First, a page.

The Garnet Mine

Anti-Vaccination: Where It Comes From and Why It Has to Go

Zack Fogarty

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For a long time humanity has fought in an ebb and flow style against different sicknesses, from the worst of the black plague to the simple common cold. But, to escape this cycle and ensure humanities’ safety against epidemic illnesses we developed different kinds of medicine, one of the most successful kinds, being the vaccine. The vaccine dates a long way back to the Song dynasty of China. Back then, people didn’t really understand exactly why it worked. In the 1700’s the vaccine treatment was introduced to parts of Europe; it was met with majority acceptance, but there was a small group that resisted the induction of the vaccine, which makes sense. Back then, vaccines weren’t as advanced and it wasn’t that uncommon for a vaccination to lead to a poor outcome, being individual sickness or spreading of the virus. Nowadays, vaccines are successful 99.9% of the time, and 90% of the US population is fully vaccinated. But if modern vaccines work nearly perfectly, why isn’t 100% of the population vaccinated. Why is the anti-vaccine movement still holding any ground?

The anti-vaccine movement initially started as a religious based resistance, tracing back to 1772, from a speech made by a reverend Edmund Massey. He declared that vaccines were “diabolical operations”; He believed God created sicknesses to exact his will, so fighting against sickness is just as bad as disobeying God. But as medicine advanced and the heavy influence of christian values lessened with the Enlightenment, the anti vaccine movement became a political movement just as well as a religious one. In the mid-19th century, British government thought that vaccines were a wonderful, life saving tool, so to protect its citizens, Parliament created laws that made vaccination mandatory. Anti vaccine activists labeled this legislation as an infringement on the civil liberties of the British people and pushed back with great effort. This push eventually led to the passage of a law in 1898 that removed the repercussions for not getting vaccinated.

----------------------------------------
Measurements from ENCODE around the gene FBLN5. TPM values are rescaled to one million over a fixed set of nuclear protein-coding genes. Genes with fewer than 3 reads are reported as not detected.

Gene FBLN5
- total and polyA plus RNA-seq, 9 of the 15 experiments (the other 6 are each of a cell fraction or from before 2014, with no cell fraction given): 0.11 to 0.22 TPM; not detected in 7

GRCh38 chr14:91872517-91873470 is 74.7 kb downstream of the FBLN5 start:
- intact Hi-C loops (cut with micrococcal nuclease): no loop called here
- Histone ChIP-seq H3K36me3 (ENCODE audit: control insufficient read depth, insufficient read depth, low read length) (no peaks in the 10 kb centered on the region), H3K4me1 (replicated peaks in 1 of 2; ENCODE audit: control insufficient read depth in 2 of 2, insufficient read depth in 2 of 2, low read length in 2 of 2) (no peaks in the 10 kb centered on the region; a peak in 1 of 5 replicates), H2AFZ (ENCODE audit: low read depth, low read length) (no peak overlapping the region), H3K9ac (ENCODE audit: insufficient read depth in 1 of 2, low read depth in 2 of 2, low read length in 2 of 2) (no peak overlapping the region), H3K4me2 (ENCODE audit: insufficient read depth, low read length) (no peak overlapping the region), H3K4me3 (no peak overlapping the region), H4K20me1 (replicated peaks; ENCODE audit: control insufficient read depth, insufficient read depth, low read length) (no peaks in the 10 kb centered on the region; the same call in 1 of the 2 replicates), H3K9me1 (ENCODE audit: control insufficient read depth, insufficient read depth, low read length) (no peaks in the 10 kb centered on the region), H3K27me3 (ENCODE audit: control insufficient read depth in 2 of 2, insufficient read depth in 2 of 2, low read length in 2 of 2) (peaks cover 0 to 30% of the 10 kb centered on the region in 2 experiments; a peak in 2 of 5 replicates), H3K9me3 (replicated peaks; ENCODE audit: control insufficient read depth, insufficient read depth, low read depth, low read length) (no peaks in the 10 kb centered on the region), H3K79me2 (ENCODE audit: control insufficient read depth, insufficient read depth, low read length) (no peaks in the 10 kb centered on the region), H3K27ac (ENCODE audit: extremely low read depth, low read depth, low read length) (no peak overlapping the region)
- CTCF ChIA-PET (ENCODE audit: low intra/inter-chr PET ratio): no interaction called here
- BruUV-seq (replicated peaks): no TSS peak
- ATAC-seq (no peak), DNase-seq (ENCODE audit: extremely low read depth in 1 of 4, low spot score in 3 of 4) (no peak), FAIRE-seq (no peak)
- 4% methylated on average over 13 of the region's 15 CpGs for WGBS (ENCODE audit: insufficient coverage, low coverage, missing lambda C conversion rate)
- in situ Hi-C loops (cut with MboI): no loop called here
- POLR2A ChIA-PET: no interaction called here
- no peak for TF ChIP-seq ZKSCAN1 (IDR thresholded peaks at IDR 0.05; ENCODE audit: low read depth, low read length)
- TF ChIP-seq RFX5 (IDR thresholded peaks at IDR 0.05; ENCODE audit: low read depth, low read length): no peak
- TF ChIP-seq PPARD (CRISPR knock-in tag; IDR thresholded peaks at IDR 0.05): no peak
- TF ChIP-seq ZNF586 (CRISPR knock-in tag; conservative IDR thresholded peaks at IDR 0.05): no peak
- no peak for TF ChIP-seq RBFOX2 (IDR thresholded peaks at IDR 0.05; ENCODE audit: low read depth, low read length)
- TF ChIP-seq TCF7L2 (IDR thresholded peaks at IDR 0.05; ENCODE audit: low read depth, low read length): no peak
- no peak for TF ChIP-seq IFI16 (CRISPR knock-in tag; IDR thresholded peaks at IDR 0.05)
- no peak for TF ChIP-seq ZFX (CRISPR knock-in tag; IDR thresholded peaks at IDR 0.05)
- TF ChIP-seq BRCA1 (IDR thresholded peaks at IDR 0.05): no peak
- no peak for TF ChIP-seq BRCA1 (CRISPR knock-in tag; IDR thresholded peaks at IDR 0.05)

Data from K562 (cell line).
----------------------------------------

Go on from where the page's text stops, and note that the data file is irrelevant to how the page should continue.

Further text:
A lot of the anti vaccine movement’s sentiment is spread through propaganda and skewed studies, the vast majority of which are totally fabricated. For example, during a slight outbreak of pertussis in Britain in the 1970s, a study was released that linked the pertussis vaccine to 36 negative neurological reactions. This single report led to a big decrease in vaccine uptake, reducing the amount of people vaccinated against pertussis from 81% to 31%. This drop gave way to a huge pertussis outbreak in Britain. Another, more recent, piece of evidence linking vaccines to autism was released by Andrew Wakefield, a former doctor. As soon as his data was released, many doctors rushed to test his conclusion and found no connection between vaccination to autism. It turned out that Wakefield had taken money from litigants against vaccine producers, so Wakefield was marked off as a doctor and stripped of his title. The fact that anti vaccine supporters would pay a doctor to fabricate data shows not just their tenacity but also their propagandic nature.

The use of propaganda in the anti vaccine movement has very far reaching effects, especially when the message is doctor approved. Parents will be hesitant to vaccinate their families if they let the nonexistent link between vaccinations and autism get into their mind. Even after Wakefield was debunked, the percentage of parents that vaccinate their children in the US dropped by 2-3% for several years, and it was worse in other places like Ireland where vaccine rates dropped twice as much.